I’m complaining because something has happened. Since virtually no one buys CDs anymore there’s no point in making or releasing them. So then we’re basically left with three options: vinyl, cassette tapes or digital or any combination of the three. Vinyl is of course the first choice for artists and labels alike. Vinyl records have amazing sound quality, big format so you can really go all out with the packaging. But vinyl records are expensive to produce and therefore the labels run a risk with every album they make. And with increasing shipping rates, it’s become harder and harder to ship vinyl records over seas. Cassette tapes on the other hand are cheap to manufacture and cheap to send. It’s a lovely format in every respect. But the sound quality just isn’t there. It’s amazing for some music, but if you want transparency and clarity, this is definitely not the way to go. And then we have digital. Digital is cheap, there are no postage costs and it’s instantly accessible everywhere. It also has no soul.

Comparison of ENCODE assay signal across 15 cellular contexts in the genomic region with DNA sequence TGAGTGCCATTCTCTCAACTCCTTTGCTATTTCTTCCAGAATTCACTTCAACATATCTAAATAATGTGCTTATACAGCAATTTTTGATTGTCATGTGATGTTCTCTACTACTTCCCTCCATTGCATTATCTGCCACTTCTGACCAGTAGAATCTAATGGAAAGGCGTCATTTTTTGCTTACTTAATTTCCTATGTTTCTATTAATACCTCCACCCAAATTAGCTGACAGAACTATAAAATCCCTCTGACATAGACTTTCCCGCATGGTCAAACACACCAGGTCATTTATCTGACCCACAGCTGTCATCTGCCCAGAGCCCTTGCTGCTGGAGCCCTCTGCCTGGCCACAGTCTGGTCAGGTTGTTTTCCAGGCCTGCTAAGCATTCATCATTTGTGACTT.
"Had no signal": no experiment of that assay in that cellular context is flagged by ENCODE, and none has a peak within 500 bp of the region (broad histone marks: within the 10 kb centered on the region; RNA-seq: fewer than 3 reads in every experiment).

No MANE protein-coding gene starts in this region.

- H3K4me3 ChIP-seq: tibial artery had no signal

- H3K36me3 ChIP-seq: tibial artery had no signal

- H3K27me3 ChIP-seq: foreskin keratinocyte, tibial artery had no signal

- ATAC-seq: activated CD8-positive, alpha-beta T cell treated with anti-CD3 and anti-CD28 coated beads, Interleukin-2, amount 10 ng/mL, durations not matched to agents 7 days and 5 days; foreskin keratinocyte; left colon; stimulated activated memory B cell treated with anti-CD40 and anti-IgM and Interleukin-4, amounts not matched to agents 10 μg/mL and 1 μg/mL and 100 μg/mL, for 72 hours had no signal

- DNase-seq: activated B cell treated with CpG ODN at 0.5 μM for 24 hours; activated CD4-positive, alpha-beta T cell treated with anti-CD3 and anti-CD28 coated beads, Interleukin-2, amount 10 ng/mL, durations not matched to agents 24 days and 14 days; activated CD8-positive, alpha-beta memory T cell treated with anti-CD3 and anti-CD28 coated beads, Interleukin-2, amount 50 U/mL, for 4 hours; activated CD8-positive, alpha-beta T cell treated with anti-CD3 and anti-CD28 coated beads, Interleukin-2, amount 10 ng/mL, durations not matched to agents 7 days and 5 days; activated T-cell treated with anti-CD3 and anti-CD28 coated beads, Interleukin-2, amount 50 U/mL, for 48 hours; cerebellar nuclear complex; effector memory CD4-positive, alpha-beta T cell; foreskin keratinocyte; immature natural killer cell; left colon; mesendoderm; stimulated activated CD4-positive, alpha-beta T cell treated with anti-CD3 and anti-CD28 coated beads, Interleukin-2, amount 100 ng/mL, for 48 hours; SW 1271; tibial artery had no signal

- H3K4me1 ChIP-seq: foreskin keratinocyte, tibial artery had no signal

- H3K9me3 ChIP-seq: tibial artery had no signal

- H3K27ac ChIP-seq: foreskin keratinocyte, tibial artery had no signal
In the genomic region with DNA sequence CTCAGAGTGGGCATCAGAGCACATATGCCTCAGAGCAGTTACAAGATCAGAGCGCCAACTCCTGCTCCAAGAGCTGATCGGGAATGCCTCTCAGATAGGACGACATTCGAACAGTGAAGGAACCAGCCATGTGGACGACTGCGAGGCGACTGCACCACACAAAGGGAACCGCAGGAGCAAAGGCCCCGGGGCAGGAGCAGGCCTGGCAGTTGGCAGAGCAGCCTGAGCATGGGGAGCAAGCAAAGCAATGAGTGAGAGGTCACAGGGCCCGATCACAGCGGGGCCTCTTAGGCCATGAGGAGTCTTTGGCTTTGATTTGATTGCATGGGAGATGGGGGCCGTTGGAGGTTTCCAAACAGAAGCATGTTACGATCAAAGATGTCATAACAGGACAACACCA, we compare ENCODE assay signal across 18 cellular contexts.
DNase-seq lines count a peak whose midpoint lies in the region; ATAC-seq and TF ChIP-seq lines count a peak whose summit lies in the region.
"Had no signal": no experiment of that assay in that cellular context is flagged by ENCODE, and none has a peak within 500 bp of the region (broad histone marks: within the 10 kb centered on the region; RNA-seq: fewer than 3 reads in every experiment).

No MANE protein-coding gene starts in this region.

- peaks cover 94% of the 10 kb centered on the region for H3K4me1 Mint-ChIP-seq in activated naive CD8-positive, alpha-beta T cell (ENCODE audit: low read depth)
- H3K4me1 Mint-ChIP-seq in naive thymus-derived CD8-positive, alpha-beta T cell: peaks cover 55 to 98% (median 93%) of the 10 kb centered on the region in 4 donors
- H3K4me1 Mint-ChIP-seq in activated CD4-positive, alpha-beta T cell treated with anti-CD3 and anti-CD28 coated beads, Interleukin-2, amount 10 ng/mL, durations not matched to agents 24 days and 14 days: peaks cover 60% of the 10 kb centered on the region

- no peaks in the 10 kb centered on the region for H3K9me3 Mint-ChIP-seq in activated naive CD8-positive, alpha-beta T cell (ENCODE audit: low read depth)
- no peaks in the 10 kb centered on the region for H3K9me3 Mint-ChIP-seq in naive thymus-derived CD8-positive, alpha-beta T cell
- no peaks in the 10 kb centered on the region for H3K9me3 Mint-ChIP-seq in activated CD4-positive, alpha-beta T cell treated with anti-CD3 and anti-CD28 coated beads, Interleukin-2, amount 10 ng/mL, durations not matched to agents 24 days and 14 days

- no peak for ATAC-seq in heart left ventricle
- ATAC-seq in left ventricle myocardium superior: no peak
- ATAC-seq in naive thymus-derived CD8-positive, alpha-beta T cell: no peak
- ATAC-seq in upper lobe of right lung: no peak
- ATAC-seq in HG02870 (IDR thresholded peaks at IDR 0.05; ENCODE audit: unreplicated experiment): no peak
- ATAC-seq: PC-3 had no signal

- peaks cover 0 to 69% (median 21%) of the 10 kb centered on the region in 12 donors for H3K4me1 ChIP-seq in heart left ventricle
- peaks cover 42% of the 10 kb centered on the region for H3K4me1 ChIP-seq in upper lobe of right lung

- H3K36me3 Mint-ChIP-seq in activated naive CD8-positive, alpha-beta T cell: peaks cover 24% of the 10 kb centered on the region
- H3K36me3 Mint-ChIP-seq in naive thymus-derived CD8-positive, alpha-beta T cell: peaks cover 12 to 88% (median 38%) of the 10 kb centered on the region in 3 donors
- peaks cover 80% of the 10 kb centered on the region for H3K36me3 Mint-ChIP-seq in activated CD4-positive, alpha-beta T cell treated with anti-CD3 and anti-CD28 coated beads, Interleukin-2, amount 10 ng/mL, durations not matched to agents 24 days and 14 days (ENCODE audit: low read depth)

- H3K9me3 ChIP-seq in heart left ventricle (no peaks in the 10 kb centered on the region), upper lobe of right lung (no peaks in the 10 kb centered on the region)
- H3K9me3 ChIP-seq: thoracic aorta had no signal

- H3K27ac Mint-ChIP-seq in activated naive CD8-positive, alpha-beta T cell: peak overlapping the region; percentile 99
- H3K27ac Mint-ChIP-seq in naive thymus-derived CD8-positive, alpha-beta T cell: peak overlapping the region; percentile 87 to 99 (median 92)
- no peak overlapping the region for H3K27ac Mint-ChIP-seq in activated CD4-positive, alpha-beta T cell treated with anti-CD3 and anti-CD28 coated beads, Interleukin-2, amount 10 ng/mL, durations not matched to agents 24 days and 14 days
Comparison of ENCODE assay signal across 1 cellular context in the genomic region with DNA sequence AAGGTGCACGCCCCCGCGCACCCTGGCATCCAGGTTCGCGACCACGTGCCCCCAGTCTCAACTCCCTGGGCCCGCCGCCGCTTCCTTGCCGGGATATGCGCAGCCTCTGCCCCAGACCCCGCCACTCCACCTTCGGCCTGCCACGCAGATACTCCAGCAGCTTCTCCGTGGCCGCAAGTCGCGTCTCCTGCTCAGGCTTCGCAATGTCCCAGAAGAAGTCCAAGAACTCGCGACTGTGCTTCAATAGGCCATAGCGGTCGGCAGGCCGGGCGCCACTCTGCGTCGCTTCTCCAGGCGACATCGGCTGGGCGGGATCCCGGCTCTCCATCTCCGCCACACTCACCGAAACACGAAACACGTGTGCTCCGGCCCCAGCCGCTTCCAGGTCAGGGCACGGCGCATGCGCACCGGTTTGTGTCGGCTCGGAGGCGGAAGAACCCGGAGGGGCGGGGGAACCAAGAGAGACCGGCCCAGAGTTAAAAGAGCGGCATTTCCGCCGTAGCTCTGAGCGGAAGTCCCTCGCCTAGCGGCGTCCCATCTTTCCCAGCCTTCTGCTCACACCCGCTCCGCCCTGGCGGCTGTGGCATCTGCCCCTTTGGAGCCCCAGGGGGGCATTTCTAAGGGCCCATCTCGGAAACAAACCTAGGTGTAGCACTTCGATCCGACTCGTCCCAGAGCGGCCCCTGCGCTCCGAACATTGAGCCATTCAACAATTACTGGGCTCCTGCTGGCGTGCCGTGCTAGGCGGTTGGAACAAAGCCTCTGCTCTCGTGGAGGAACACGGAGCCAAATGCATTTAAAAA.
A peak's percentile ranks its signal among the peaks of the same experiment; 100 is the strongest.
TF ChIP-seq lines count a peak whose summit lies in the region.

You know that vinyl album that has a scratch about a minute in on the third track? It’s really not supposed to be like that you know? But to you that is the way the album sounds, the way it’s supposed to be. So when you hear it on Spotify for the first time, something is missing. Something that was yours is missing and something is lost in translation. One might argue that digital distribution and digital streaming sites are the only way to go, that we are already there and that I’m fighting a struggle I can’t win. One might also argue that the digital format sounds way better than the other formats. And yes of course, digital is crisp, flawless and completely perfect. And that’s the big problem really. The truth is, we don’t want perfection in things. We think we do, but really, we don’t. Symmetry only works if there’s something that breaks the symmetry, something out of place, something that triggers our imagination. Perfection is never perfection, it’s your idea of perfection and your idea will differ from mine. What you perceive as beauty, I think is mundane. What you see as art, I think is amateurish. What you discard, I cherish.